Watching tropical fish in an aquarium can be hypnotizing. A new study has found that while you’re watching them, they may be watching you back.
Previously, scientists believed it was highly unlikely that fish would recognize faces because they don’t have a neocortex, the area of the brain that gives mammals the ability to recognize the subtle nuances in faces.
Their study focused on the archerfish, known for spitting jets of water at aerial prey with sharpshooter-like accuracy, although scientists now believe it’s likely that other fish can recognize faces, too.
Researchers at the University of Oxford in the UK and the University of Queensland in Australia made the discovery by showing fish pictures of faces on a computer monitor above their aquarium. Food was used as a reward to train the fish to spit water at familiar faces.
While it normally would be considered rude (among humans) to spit at a face, the fish got the faces they spat on correct 81 percent of the time. The archerfish’s accuracy rate got even better when researchers used a set of black-and-white images that appeared more standardized than the color images they first tested. Their accuracy shot up to 86 percent.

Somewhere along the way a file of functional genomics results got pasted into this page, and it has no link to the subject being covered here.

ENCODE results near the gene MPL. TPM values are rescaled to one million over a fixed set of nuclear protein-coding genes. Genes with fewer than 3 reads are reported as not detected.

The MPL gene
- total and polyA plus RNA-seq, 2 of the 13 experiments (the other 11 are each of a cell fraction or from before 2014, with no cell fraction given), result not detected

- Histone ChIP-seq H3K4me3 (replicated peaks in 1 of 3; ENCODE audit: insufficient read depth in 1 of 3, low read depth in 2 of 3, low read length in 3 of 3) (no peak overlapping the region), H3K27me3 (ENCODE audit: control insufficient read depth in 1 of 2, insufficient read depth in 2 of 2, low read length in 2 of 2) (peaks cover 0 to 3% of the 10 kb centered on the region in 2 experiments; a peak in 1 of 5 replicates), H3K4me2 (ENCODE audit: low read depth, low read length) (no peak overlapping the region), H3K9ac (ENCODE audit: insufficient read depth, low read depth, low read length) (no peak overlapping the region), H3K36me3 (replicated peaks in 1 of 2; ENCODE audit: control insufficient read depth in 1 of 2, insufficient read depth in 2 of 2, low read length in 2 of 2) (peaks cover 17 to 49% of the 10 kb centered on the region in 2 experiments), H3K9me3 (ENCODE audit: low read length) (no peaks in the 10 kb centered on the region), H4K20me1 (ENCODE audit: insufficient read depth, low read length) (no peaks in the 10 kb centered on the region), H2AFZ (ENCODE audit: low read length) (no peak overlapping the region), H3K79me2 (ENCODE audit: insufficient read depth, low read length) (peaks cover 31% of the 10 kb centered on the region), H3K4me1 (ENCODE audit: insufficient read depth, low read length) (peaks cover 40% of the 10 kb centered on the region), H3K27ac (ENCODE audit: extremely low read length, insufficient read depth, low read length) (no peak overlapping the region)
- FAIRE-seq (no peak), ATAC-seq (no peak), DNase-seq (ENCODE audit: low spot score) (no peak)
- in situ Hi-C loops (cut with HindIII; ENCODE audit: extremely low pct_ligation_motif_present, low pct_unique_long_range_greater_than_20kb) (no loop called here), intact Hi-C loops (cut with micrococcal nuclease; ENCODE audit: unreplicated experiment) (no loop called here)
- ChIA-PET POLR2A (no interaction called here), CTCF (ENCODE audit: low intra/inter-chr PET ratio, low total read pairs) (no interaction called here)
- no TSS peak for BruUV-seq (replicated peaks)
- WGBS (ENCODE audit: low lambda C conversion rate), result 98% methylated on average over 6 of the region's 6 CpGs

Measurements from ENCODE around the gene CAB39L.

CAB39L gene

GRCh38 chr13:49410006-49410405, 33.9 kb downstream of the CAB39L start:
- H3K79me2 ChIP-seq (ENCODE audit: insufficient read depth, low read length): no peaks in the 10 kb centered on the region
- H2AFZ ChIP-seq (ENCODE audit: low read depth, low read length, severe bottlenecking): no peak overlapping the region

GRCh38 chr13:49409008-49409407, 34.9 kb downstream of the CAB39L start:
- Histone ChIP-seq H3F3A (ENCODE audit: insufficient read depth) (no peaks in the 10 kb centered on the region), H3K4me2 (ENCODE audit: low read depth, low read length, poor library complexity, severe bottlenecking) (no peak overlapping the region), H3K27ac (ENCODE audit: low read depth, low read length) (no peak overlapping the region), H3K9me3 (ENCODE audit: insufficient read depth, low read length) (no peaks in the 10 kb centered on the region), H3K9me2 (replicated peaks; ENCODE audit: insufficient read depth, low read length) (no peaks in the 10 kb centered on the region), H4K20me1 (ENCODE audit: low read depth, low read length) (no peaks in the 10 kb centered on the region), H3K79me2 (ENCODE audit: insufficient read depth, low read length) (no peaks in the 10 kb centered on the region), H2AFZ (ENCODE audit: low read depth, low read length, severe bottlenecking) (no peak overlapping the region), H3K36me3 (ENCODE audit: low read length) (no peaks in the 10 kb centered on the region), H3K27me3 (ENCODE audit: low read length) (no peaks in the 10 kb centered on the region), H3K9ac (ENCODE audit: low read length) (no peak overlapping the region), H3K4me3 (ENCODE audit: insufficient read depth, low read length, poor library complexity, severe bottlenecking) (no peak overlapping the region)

The study shows that although the archerfish has a small, simple brain, it’s still possible for animals to perform complex and demanding visual tasks.
“Being able to distinguish between a large number of human faces is a surprisingly difficult task, mainly due to the fact that all human faces share the same basic features. All faces have two eyes above a nose and mouth, therefore to tell people apart we must be able to identify subtle differences in their features,” said the study’s lead author, Dr. Cait Newport, Marie Curie Research Fellow in the Department of Zoology at Oxford University.
“If you consider the similarities in appearance between some family members, this task can be very difficult indeed.”
“It has been hypothesized that this task is so difficult that it can only be accomplished by primates, which have a large and complex brain. The fact that the human brain has a specialized region used for recognizing human faces suggests that there may be something special about faces themselves,” she said.
“To test this idea, we wanted to determine if another animal with a smaller and simpler brain, and with no evolutionary need to recognize human faces, was still able to do so,” Dr. Newport said.
This isn’t the first study that indicated fish have facial recognition abilities. In October, the same research team found that Ambon damselfish can recognize other fish in their species because of their facial patterns.
Only animals who can see ultraviolet wavelengths have the ability to see facial patterns. The scientists also found that the lemon damselfish has the same ability.
—Kimberly Hayes Taylor